Area women will be able to extend their fashion dollar while supporting women and children fleeing abuse into the future, thanks to an ongoing partnership between the Royal Rose Gallery and Abuse Hurts.
The Royal Rose Gallery. which lent part of their space on Yonge Street, just south of Wellington, for a pop-up shop benefiting the Newmarket-based non-profit this past April announced last week they have extended the partnership for a year.
“The community support has just been so overwhelming and they have been dropping off so many clothes and donations as well that it just made sense to continue and help Abuse Hurts for all the good work they do,” says gallery owner Rosa Calabrese-Teal. “The community, as a whole, loves to give back and support local [and] the charity being local and doing such good work really motivates people to get involved and it also helps with the crisis of fast fashion where people don’t necessarily want to go to the mall and they don’t want to buy a piece that they’re only going to use one time.
“With the donations, a lot of the items are brand new with the tags on them and [patrons] feel better buying it and also supporting a good cause at the same time.”
For the duration of the Hope Boutique, which is located on the north side of the gallery in the space occupied for more than a century by Caruso & Company, residents can donate their garments directly to Royal Rose, which has taken on the task of operating the store, while customers can pick up new and gently used duds with no one item costing more than $10.
“Royal Rose Gallery offered to basically run the store for us where we would get the proceeds, which takes the administration off us and helps tremendously,” says Ellen Campbell, executive director of Abuse Hurts. “Apart from the sales, which certainly help, the store has really given us a lot of awareness.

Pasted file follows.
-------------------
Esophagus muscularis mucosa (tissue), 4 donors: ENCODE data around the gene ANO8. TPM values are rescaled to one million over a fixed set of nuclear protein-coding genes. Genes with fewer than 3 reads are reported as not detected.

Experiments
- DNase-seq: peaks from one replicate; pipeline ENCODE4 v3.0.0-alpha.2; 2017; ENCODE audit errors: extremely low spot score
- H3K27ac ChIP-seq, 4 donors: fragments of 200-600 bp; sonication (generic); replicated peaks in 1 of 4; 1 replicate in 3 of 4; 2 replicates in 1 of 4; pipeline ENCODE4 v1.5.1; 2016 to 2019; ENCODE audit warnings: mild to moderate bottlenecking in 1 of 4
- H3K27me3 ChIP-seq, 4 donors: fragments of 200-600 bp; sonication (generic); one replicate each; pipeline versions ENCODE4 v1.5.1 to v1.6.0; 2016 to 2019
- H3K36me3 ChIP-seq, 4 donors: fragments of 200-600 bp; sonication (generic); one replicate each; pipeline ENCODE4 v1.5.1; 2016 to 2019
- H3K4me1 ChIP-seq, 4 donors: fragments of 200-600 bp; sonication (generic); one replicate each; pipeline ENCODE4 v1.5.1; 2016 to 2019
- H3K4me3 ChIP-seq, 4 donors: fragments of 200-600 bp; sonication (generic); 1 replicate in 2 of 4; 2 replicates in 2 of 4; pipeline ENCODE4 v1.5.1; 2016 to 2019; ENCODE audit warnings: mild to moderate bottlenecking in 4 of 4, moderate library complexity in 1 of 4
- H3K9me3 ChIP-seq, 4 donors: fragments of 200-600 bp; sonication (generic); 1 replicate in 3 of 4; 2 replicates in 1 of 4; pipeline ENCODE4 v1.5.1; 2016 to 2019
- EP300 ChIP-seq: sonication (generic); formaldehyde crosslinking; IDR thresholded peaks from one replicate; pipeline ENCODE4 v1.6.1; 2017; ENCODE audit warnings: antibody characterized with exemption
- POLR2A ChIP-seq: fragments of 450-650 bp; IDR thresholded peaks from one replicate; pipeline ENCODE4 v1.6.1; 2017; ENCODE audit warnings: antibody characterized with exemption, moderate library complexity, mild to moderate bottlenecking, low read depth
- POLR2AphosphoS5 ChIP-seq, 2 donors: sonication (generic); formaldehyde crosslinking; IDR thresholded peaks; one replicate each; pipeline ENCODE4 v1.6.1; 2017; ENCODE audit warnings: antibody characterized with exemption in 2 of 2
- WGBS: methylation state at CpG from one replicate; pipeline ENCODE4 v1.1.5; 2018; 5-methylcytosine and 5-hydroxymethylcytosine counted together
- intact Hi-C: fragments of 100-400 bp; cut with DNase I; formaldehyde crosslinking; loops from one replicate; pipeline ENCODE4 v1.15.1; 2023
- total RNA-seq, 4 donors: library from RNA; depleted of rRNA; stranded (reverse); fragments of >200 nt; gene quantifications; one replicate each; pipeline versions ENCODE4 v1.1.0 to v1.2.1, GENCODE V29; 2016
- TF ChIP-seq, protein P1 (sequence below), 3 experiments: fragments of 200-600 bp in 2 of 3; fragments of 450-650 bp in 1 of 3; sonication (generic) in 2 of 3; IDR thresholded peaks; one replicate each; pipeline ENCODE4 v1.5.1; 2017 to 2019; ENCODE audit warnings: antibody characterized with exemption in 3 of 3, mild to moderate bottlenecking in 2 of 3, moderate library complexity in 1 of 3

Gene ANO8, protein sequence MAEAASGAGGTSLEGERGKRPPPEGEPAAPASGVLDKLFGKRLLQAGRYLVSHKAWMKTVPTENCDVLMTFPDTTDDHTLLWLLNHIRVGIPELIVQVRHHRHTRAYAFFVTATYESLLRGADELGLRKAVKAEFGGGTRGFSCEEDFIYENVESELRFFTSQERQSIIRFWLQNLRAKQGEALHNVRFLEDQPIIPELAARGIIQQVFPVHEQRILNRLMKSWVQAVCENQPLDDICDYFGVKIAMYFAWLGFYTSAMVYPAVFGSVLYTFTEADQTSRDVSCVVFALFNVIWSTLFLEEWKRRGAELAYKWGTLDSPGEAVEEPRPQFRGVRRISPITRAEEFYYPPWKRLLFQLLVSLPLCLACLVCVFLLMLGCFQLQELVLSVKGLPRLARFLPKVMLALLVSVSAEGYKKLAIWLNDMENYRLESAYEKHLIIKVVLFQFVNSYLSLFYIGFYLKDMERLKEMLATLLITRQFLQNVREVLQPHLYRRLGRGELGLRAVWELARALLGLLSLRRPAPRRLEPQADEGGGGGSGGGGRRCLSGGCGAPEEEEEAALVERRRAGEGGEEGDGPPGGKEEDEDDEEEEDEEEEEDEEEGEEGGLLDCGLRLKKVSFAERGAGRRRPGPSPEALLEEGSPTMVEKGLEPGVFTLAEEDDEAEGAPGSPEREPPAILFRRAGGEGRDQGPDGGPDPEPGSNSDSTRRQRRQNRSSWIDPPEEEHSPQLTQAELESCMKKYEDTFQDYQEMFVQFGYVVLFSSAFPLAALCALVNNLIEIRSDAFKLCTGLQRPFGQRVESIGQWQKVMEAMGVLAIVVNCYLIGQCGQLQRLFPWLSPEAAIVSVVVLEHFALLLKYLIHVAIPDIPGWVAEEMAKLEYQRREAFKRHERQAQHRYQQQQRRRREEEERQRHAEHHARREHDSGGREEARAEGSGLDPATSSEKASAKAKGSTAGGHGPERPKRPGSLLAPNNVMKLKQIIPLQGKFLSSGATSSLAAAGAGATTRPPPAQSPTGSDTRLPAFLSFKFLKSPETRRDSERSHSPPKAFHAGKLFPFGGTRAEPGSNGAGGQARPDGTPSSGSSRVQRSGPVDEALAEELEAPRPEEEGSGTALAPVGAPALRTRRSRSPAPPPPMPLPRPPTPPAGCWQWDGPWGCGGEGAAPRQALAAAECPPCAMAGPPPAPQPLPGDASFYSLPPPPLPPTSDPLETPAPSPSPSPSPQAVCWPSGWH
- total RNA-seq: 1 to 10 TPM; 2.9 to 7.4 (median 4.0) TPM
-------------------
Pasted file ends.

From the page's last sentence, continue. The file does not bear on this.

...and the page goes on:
“I have said this before, but we’re one of the best kept secrets. When a woman goes into the store and everything is $10, she doesn’t come out with just $10 worth of goods – no one comes out with just one $10 item. The store really depends on donations from the community because that is where the clothes are coming from. As customers come in, they are also bringing in donations of their own clothes, which is what we need to keep the store going.”
Items of particular need, Campbell notes, are shoes, dresses, women’s clothing, purses and jewelry.
“Coming into the fall, we’re looking for more fall clothing, jackets, sweaters, boots and things of that nature,” says Calabrese-Teal. “We’re also having a contest, so if you donate between now and the end of August, you will have a chance to win a $100 gift certificate to the shops of Downtown Aurora.”
The Hope Boutique now being able to plant firmer roots in the town of Aurora is another success story in downtown Aurora, one in which the Downtown Aurora BIA has proved integral, says Lisa Hauz, economic development manager for the Town of Aurora and council’s representative on the BIA Board.
“We are really super-pleased that revitalization is happening organically like what is happening in the gallery and with the boutique, especially the support of mayor and council and all the movers and shakers who are supporting the downtown,” says Hausz. “We’re finding a lot of our entrepreneurs are really seeing a great response from the community, the town, the BIA and even the Aurora Economic Development Corporation [which] placed a really keen focus on the downtown and the community is responding to that focus.
“From what we put in place, from support and putting some marketing and some promotion around the downtown, it wasn’t that long ago that we had local artist Corrie Clark painting vacant store windows and that is just not the case anymore. The buzz is happening downtown and it is great to see.”
Part of the buzz, she adds, includes a shift to more vintage options in the community, including a vintage pop-up located inside Replenish General Store just across the street.
“It’s a unique spin on bringing traffic in on vintage, recycling, renewable and eco-friendliness,” says Hausz. “I look forward to seeing where that goes in the future.”
Brock Weir is a federally funded Local Journalism Initiative reporter at The Auroran